• Saturday, December 03, 2022

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Scientists engineer mosquitoes that cannot transmit malaria

By: Kimberly Rodrigues

Half of the world’s population is at risk of malaria, which remains one of the world’s most devastating diseases. In 2021 alone, it infected 241 million and killed 627,000 people, mostly children aged below five years old in sub-Saharan Africa, the Imperial College of London informs.

Scientists have engineered mosquitoes that cannot spread malaria to humans, stating that their work could potentially eliminate the disease.

Researchers from the Transmission: Zero team at Imperial College London have reportedly engineered mosquitoes that slow the growth in their gut of the parasites that cause malaria.

This delay would mean the mosquito would reach its natural lifespan before the parasite would reach the mosquitoes’ salivary glands. So, a bite from the mosquito would not spread the disease.

Malaria is spread when a female mosquito bites a person infected with the malaria parasite.

The parasite then develops in the mosquito’s gut – it travels to its salivary glands, and can spread to the next person the mosquito bites.

However, only about 10% of mosquitoes live long enough for the parasite to become infectious and the genetic engineering would reportedly delay that development.

This was made possible by causing mosquitoes to produce two molecules called antimicrobial peptides in their guts after they’ve eaten a blood meal.

These peptides impair the malaria parasite’s development by a few days. Imperial states that these peptides were originally isolated from honeybees and African-clawed frogs.

The peptides also cause a shorter lifespan for the mosquitoes.

This technique has been shown to dramatically reduce the possibility of malaria spreading in the lab but if it is proven to be safe and effective in the real world it could offer a powerful new tool to help eradicate malaria.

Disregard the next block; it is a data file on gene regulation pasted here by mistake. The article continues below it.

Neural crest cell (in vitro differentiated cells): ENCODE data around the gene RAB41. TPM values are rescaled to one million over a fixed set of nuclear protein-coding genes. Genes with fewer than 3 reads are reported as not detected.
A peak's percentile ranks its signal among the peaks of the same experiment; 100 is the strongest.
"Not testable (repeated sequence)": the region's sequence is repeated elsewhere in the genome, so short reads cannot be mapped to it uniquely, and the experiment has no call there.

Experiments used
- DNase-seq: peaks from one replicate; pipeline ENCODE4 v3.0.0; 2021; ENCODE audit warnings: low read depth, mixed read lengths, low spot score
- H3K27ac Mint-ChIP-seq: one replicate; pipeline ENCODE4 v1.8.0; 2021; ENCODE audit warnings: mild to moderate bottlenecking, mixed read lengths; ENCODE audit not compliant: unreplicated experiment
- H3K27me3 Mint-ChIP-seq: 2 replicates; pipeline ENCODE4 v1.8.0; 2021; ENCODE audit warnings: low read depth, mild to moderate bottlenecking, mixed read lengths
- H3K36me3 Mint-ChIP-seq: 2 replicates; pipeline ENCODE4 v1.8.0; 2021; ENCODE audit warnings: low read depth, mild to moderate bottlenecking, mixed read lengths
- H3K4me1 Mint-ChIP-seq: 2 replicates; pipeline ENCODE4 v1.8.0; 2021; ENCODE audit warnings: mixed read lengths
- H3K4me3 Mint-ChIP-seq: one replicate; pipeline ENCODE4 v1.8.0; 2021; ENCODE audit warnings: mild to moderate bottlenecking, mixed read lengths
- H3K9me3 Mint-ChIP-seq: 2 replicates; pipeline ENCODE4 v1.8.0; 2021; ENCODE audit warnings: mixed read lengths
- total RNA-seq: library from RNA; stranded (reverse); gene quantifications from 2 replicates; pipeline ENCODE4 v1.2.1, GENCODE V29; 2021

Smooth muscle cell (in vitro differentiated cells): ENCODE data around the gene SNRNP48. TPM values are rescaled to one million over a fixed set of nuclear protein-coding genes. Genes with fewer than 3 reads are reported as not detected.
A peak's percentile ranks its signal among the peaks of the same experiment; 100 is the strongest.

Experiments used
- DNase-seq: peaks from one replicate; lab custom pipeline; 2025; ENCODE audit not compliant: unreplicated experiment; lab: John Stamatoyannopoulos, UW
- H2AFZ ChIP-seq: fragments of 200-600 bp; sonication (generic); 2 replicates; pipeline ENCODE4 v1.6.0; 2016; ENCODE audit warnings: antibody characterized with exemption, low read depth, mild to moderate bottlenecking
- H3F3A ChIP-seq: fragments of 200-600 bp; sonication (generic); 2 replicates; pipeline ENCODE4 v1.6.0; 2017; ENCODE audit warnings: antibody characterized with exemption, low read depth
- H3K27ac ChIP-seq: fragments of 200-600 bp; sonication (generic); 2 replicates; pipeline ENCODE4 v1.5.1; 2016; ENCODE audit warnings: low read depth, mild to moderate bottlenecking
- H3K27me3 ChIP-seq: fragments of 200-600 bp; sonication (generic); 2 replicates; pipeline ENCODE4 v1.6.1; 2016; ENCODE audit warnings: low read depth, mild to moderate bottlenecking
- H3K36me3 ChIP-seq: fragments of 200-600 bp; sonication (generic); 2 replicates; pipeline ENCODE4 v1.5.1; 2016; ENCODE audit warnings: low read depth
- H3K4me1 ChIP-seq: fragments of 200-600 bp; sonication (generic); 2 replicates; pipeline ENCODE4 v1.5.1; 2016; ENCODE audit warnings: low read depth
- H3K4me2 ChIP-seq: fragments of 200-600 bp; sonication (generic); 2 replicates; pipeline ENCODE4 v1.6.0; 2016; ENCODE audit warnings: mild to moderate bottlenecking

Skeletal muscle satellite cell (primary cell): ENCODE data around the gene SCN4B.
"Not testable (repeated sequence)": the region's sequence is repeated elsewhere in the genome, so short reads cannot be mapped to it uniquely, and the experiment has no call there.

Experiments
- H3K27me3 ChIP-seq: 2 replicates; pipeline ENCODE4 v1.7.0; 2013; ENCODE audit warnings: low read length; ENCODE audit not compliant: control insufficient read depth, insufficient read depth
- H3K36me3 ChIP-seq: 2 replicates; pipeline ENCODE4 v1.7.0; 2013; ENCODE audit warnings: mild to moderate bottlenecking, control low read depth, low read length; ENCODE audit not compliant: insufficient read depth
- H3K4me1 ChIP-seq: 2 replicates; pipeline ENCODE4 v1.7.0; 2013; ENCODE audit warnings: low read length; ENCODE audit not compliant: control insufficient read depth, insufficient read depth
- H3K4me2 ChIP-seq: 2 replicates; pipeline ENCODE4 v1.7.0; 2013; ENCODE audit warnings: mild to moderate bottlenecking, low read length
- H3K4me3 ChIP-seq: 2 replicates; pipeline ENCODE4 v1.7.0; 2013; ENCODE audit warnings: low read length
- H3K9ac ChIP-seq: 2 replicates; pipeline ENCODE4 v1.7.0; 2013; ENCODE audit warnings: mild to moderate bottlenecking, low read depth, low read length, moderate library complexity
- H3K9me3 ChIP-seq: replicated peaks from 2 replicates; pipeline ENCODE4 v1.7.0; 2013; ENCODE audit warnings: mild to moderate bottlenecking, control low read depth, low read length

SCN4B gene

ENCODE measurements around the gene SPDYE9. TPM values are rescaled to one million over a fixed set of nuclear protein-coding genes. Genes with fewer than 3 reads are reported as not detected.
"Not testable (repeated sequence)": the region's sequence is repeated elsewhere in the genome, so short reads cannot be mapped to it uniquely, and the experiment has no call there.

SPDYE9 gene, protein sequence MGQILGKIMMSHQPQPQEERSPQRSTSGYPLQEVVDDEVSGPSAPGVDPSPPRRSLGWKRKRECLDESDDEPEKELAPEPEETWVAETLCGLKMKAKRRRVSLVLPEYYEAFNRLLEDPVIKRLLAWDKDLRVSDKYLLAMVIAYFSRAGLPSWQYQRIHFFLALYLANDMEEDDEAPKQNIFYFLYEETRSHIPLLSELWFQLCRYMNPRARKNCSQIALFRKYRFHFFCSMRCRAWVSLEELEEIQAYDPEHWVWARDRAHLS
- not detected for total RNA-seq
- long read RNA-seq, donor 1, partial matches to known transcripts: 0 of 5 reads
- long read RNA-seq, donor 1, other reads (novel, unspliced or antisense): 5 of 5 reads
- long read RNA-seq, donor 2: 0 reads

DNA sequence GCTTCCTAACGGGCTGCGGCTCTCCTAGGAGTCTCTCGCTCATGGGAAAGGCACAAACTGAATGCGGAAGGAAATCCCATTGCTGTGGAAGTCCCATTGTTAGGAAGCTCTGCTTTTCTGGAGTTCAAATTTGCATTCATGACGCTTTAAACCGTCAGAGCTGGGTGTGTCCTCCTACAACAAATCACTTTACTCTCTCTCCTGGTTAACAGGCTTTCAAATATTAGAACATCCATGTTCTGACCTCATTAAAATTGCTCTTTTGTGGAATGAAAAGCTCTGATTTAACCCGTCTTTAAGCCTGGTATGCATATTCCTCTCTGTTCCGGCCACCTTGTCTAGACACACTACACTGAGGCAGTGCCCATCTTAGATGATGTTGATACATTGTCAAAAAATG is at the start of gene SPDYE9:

Study co-author and researcher from the college’s Department of Life Sciences Tibebu Habtewold is reported to have said, “Since 2015, the progress in tackling malaria has stalled. Mosquitoes and the parasites they carry are becoming resistant to available interventions such as insecticides and treatments, and funding has plateaued. We need to develop innovative new tools.”

The peptides work by interfering with the energy metabolism of the parasite, which also has some effect on the mosquito – causing the mosquitoes to have a shorter lifespan and further decreasing their ability to pass on the parasite.

Co-first author of the study Astrid Hoermann, from the Department of Life Sciences at Imperial, said: “For many years, we have been trying to no avail to make mosquitoes that cannot be infected by the parasite or ones that can clear all the parasites with their immune system. Delaying parasite’s development inside the mosquito is a conceptual shift that has opened many more opportunities to block malaria transmission from mosquitoes to humans.”

Researchers needed to use a genetic trick called gene drive (a system of biased inheritance) to ensure that the lab-bred modification could spread to wild mosquitoes. Though normal breeding would spread it to a certain degree, the shorter lifespan of the genetically modified mosquitoes would mean their type would be eliminated.

So, by adding gene drive to the mosquitoes allows the modification to be preferentially inherited, so it can spread more quickly amongst wild mosquitoes, the researchers note.

In addition, it’s critical that the team minimizes any risks through careful planning and lab trials before moving forward, as the strategy is so new. The Transmission: Zero team is therefore using two separate but compatible strains of modified mosquitoes – one will have the anti-parasite modification and the other will have the gene drive.

They can then test the anti-parasite modification on its own first and only add in the gene drive once it has been shown to be effective.

Co-lead author Dr Nikolai Windbichler, from the Department of Life Sciences at Imperial is quoted as saying, “We are now aiming to test whether this modification can block malaria transmission not just using parasites we have reared in the lab but also from parasites that have infected humans. If this proves to be true, then we will be ready to take this to field trials within the next two to three years.”

This work was funded by the Bill and Melinda Gates Foundation and the findings were published in the journal Science Advances.

 

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